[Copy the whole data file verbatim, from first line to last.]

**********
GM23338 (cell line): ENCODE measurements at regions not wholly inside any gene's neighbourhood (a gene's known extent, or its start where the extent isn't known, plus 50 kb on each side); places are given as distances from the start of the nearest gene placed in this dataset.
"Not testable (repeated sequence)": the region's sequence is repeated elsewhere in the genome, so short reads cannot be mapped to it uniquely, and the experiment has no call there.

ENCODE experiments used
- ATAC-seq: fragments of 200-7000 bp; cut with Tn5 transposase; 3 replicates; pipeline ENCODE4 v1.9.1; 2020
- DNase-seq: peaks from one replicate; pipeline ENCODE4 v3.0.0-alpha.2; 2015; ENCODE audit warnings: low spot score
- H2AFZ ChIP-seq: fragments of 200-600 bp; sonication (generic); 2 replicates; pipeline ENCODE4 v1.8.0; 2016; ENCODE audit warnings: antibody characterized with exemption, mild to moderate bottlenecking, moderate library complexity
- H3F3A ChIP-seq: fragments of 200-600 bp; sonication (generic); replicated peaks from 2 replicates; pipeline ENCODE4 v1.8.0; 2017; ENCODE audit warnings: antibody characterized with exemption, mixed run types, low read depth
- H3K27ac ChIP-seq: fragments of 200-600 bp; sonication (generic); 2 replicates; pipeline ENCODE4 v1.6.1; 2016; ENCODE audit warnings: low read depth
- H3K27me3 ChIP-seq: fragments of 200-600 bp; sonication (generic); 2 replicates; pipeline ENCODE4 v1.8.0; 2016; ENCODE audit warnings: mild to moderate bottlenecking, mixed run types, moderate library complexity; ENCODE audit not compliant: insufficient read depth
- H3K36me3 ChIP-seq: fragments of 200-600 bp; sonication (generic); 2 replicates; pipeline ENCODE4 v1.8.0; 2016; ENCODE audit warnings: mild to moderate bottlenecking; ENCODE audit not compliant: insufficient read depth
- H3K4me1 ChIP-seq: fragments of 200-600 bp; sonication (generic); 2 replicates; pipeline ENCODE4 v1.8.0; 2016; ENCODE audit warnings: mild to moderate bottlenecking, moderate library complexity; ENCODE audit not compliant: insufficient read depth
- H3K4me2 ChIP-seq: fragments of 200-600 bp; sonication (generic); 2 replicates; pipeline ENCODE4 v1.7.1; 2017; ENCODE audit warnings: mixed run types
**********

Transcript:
GM23338 (cell line): ENCODE measurements at regions not wholly inside any gene's neighbourhood (a gene's known extent, or its start where the extent isn't known, plus 50 kb on each side); places are given as distances from the start of the nearest gene placed in this dataset.
"Not testable (repeated sequence)": the region's sequence is repeated elsewhere in the genome, so short reads cannot be mapped to it uniquely, and the experiment has no call there.

ENCODE experiments used
- ATAC-seq: fragments of 200-7000 bp; cut with Tn5 transposase; 3 replicates; pipeline ENCODE4 v1.9.1; 2020
- DNase-seq: peaks from one replicate; pipeline ENCODE4 v3.0.0-alpha.2; 2015; ENCODE audit warnings: low spot score
- H2AFZ ChIP-seq: fragments of 200-600 bp; sonication (generic); 2 replicates; pipeline ENCODE4 v1.8.0; 2016; ENCODE audit warnings: antibody characterized with exemption, mild to moderate bottlenecking, moderate library complexity
- H3F3A ChIP-seq: fragments of 200-600 bp; sonication (generic); replicated peaks from 2 replicates; pipeline ENCODE4 v1.8.0; 2017; ENCODE audit warnings: antibody characterized with exemption, mixed run types, low read depth
- H3K27ac ChIP-seq: fragments of 200-600 bp; sonication (generic); 2 replicates; pipeline ENCODE4 v1.6.1; 2016; ENCODE audit warnings: low read depth
- H3K27me3 ChIP-seq: fragments of 200-600 bp; sonication (generic); 2 replicates; pipeline ENCODE4 v1.8.0; 2016; ENCODE audit warnings: mild to moderate bottlenecking, mixed run types, moderate library complexity; ENCODE audit not compliant: insufficient read depth
- H3K36me3 ChIP-seq: fragments of 200-600 bp; sonication (generic); 2 replicates; pipeline ENCODE4 v1.8.0; 2016; ENCODE audit warnings: mild to moderate bottlenecking; ENCODE audit not compliant: insufficient read depth
- H3K4me1 ChIP-seq: fragments of 200-600 bp; sonication (generic); 2 replicates; pipeline ENCODE4 v1.8.0; 2016; ENCODE audit warnings: mild to moderate bottlenecking, moderate library complexity; ENCODE audit not compliant: insufficient read depth
- H3K4me2 ChIP-seq: fragments of 200-600 bp; sonication (generic); 2 replicates; pipeline ENCODE4 v1.7.1; 2017; ENCODE audit warnings: mixed run types